The centenary anniversary has been a time to recognize the healing and progress that has been made, he added.
"(T)he Armenians made the whole world see what it is to overcome an injustice. They gave the possibility to the world to understand what a genocide is, what the denial of a genocide is. Let's not forget that the term 'genocide' was created above all based on the study of the Armenian genocide."
The ambassador also said the year has been a time to recognize everyone who has supported the Armenians and raised awareness of the genocide, including Pope Francis, who has recognized the genocide as religiously motivated.
During Mass on Divine Mercy Sunday on April 12, 2015, Pope Francis referred to the mass killing of Armenians by the Ottoman Turks starting in 1915, as a genocide, a term used in a common declaration signed by both Saint John Paul II and Supreme Armenian Patriarch Karekin II in 2001. That day, Francis offered the Mass for faithful of the Armenian rite in commemoration of the centenary of the "Metz Yeghern," or Armenian "martyrdom," which is historically held to have started April 24, 1915.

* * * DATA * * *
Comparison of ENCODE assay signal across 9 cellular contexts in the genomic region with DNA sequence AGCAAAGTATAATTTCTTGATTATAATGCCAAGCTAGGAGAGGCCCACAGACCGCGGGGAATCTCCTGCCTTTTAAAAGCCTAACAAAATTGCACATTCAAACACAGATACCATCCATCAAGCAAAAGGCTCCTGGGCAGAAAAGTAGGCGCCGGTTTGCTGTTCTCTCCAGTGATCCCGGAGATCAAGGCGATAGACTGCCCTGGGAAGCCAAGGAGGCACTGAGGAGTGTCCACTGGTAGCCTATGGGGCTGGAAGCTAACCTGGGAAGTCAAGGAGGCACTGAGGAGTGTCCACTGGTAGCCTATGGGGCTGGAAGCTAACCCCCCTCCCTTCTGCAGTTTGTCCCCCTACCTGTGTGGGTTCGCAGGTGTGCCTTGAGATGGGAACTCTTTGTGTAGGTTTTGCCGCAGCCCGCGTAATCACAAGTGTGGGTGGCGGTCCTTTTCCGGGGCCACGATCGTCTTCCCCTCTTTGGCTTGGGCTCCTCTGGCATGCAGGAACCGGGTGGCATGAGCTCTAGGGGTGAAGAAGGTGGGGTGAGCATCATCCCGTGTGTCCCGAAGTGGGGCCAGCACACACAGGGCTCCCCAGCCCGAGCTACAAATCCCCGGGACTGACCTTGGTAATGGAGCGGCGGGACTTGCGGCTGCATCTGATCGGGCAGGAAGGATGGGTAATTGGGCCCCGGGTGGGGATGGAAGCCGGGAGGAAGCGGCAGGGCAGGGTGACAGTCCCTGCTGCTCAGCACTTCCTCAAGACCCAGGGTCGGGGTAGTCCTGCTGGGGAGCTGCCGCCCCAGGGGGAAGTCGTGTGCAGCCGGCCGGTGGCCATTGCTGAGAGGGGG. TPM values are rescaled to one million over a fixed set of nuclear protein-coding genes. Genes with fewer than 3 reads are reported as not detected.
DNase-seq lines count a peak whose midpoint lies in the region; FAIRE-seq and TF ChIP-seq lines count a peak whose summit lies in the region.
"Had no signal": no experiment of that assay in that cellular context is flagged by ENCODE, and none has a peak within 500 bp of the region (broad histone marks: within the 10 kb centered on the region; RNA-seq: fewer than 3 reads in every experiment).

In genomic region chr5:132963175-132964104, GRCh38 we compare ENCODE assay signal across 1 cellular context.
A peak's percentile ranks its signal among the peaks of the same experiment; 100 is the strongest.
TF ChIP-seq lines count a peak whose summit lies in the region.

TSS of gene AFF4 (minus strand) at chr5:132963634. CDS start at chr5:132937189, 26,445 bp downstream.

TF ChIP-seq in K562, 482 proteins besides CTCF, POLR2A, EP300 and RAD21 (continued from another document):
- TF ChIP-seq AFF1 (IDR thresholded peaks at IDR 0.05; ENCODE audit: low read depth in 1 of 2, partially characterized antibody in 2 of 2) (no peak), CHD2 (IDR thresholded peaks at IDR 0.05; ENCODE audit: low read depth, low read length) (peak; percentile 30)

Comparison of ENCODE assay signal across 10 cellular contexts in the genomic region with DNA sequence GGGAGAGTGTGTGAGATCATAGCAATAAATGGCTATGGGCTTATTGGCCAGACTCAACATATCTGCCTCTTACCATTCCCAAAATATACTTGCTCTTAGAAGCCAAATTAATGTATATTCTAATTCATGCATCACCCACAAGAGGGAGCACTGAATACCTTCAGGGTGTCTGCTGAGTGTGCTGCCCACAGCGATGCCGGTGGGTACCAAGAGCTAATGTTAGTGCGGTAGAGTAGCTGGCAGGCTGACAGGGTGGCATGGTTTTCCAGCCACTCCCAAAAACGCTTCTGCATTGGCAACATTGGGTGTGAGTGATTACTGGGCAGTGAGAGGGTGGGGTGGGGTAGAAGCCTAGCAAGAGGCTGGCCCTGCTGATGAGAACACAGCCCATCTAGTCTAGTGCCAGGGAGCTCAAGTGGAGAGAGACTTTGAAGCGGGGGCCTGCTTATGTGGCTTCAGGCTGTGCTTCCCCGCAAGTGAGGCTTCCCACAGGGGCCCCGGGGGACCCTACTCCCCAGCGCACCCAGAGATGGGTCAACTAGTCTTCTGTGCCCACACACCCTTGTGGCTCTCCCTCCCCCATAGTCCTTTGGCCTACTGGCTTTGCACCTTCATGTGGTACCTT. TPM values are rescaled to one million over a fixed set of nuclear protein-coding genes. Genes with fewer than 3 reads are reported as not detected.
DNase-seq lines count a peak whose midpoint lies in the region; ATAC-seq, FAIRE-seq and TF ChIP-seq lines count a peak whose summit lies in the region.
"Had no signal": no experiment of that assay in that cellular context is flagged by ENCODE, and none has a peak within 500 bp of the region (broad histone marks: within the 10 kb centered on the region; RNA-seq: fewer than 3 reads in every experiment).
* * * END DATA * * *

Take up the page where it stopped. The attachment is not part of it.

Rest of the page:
"We are also very grateful, very grateful to the people from the smallest to the greatest, from Pope Francis, who did something historic celebrating Mass for the Armenian martyrs April 12...calling things as they are, creating another term, 'ecumenism of blood.' An ecumenism founded on blood, because the Armenians were exterminated also because they were Christians."
"Certainly Pope Francis made one of the most fundamental steps in celebrating this Mass in St. Peter's inviting the hierarchy of the Apostolic Armenian Church and of the Armenian Catholic Church, and proclaiming St. Gregory of Narek as a doctor of the Universal Church," he added.